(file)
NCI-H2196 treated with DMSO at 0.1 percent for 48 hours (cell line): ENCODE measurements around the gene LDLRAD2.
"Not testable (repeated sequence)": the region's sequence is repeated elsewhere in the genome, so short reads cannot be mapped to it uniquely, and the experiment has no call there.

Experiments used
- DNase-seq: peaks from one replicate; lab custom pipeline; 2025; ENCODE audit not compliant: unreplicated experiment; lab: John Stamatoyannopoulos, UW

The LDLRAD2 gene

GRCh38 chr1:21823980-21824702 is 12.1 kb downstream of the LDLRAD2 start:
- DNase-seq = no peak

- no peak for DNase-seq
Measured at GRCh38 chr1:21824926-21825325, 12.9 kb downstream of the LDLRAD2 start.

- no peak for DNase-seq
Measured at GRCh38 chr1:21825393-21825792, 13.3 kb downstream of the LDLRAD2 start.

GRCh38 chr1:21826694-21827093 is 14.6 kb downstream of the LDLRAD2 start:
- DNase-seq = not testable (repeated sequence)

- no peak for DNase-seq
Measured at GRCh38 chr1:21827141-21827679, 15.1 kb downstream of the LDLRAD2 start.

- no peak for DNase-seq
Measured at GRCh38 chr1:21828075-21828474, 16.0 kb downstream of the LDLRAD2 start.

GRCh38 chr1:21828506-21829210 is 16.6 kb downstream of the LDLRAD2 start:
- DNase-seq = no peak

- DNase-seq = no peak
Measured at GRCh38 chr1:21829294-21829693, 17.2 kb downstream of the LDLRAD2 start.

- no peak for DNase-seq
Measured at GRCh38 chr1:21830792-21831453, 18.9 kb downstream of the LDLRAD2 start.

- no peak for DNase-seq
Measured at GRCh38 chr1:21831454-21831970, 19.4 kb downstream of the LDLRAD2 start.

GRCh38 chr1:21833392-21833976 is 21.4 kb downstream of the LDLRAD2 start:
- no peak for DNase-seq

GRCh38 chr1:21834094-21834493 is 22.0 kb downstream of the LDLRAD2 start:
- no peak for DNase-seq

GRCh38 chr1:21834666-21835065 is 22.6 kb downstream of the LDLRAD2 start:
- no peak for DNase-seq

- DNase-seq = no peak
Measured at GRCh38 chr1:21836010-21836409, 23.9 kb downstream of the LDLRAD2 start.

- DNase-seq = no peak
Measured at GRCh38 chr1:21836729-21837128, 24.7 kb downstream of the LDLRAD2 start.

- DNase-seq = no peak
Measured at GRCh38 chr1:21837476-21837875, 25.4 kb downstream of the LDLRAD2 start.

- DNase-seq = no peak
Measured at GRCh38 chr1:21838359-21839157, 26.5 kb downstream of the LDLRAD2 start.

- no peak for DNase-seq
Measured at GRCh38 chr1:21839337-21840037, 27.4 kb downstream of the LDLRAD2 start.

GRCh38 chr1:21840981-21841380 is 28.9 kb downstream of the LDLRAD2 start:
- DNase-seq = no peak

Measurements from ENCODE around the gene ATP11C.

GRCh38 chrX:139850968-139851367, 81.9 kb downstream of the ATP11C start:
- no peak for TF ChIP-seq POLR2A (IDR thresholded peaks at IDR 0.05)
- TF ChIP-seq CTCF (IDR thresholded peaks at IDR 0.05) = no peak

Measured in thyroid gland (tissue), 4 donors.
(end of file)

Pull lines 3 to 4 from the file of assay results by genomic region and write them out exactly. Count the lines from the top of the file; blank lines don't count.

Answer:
Experiments used
- DNase-seq: peaks from one replicate; lab custom pipeline; 2025; ENCODE audit not compliant: unreplicated experiment; lab: John Stamatoyannopoulos, UW